Despite the cleverness and creativity NES developers put into their games, if I had to rate their bag of tricks to up replay value on a scale from “Hand Purse” to “Mary Poppins,” it wouldn’t even hit the scale. They didn’t have a bag. They had a sheet of fabric, torn, threadbare, and vaguely malodorous from being passed around by so many games. I can imagine the meetings they had at work. “We’ve got an idea for a game! We’ll build a tone reminiscent of classic horror films, using well-known monsters as the stage bosses!” “Great, but what reason will they have to play it again? Should we rely on detailed level design and dark, catchy music?” “No! Let’s just up the difficulty so they’ll only be able to play the first three levels!”
Brilliant idea. See, I like Castlevania. I liked it enough to play those first three levels over and over again, and the game does have a lot going for it. But as I mentioned, NES games cost $50 a shot, which means the game ran me over $15 a level. Not particularly a wise investment. Between that and the fact that Simon handles like a combination of a refrigerator and a lemming add a level of frustration that I commonly despise in more modern games.
Seriously, though, I don’t exactly feel inclined to cooperate with a protagonist who hurls himself meters backward, often off the nearest ledge, every time he gets a paper cut. Watch the speed runs on youtube–players manipulate the distance you launch yourself when hit to add distance and height to jumps.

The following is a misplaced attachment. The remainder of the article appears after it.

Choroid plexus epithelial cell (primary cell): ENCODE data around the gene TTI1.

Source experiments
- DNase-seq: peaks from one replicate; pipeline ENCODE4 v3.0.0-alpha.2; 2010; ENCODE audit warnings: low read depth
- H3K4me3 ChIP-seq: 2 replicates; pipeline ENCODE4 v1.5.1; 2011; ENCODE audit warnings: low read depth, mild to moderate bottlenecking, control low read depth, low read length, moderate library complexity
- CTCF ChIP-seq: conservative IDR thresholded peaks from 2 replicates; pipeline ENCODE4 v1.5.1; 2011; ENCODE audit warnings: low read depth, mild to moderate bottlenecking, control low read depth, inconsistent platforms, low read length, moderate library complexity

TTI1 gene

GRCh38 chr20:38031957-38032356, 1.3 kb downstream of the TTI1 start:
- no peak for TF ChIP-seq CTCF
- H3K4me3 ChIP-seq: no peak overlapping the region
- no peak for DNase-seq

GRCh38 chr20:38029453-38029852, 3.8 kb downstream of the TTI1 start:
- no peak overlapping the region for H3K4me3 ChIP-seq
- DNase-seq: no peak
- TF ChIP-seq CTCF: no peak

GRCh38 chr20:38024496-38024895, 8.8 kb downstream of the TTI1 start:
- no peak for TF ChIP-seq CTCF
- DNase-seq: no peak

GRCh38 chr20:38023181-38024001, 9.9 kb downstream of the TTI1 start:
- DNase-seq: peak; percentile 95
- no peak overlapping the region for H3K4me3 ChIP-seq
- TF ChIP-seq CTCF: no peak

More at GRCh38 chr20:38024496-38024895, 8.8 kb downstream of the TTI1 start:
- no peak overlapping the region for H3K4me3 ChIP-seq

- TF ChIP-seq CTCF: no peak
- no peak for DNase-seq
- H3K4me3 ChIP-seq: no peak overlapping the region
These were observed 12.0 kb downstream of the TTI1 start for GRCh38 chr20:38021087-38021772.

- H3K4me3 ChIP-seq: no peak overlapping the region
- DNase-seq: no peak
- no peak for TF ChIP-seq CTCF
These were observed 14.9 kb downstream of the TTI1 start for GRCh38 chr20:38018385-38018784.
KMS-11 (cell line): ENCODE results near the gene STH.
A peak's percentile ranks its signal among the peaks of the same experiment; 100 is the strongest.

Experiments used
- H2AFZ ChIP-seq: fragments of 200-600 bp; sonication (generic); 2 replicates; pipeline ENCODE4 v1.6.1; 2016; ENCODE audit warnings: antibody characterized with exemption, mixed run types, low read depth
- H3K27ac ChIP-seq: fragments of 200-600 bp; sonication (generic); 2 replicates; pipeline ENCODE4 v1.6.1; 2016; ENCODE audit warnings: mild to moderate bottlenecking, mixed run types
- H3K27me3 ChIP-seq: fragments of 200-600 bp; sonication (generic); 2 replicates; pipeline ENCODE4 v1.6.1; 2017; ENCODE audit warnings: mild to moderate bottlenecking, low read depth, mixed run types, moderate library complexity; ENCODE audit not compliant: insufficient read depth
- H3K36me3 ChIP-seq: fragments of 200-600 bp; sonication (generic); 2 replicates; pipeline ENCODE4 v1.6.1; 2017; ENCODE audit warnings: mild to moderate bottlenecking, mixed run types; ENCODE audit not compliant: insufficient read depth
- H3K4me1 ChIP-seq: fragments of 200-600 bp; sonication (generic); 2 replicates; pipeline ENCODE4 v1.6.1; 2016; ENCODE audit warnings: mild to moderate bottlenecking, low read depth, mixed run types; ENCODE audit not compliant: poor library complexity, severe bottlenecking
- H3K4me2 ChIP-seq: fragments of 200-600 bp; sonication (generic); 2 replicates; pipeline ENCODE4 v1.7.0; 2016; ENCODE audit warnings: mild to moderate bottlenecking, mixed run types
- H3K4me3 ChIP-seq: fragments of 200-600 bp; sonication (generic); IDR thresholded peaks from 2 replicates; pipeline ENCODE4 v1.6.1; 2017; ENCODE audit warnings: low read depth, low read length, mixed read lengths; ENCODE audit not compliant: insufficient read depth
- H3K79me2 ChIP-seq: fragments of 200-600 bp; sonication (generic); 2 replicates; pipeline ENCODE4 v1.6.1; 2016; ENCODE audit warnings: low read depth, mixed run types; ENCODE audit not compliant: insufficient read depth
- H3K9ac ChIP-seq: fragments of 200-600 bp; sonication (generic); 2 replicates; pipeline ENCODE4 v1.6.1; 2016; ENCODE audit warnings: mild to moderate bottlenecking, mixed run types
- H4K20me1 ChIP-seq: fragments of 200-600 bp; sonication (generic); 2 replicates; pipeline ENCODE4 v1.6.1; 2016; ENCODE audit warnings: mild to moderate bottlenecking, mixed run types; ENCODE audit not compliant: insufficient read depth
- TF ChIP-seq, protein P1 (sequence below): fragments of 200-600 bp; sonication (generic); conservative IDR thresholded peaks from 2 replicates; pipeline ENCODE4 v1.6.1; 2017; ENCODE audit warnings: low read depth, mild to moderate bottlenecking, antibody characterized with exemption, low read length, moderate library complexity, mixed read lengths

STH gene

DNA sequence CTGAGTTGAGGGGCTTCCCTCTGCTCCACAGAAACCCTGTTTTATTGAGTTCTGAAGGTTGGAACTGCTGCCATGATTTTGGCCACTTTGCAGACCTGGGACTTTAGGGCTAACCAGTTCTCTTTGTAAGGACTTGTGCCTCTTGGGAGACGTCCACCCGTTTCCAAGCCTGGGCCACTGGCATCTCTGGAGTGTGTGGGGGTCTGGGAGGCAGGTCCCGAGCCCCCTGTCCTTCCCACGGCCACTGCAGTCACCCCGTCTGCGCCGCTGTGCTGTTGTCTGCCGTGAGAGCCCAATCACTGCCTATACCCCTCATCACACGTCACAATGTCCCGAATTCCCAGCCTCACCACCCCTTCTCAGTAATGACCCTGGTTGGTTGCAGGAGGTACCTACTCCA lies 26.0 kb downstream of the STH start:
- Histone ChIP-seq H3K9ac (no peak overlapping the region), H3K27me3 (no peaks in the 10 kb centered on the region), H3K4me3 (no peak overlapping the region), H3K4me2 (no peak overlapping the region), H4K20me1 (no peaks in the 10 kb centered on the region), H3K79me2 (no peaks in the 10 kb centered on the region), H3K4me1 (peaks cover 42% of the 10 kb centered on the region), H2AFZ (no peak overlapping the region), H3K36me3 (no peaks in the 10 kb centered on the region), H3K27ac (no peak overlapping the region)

Yet we still play this game–I still play this game–years later, and Konami finds the series profitable enough to have made well over forty installments since this game appeared in 1986. For all its faults, something must more than make up for it to give it such a reputation. I believe it relies heavily on the tone. The game opens as Simon approaches the gates of a crumbling, Gothic castle in the middle of night. From there, background design only gets more detailed, giving the player a sense of placing themselves in a classic horror setting using only the 8-bit technology of the NES.
Pitting Simon against well-known baddies, such as Frankenstein’s monster, the Mummy, Death, and Dracula, gives players a sense of familiarity with the game. NES games relied on the instruction book to provide the premise of a story, so employing characters that already had stories built a solid texture into the experience. Furthermore, the power-up tools–holy water, crosses, daggers–are also staples of the horror genre, which furthers immersion. In a system limited to 8-bit processing, Konami employed a string of techniques to expand Castlevania beyond what the NES could actually accomplish by itself. This contributes to the long-lasting value of the game and makes it still worth playing today.
Also, not to backpedal too much, but while the difficulty exceeds reason, the fact that the game poses such a strong challenge does make me want to return. It becomes a goal, rather than just a game. Sure, it induces wrathful symptoms–shaking hands, throat sore from screaming, frothing at the mouth–but at its heart, the difficulty shows that the game cares enough to make you want to come back. I’ve heard the sequels surpass the original in difficulty, but I still look forward to summiting K2 after climbing this Everest.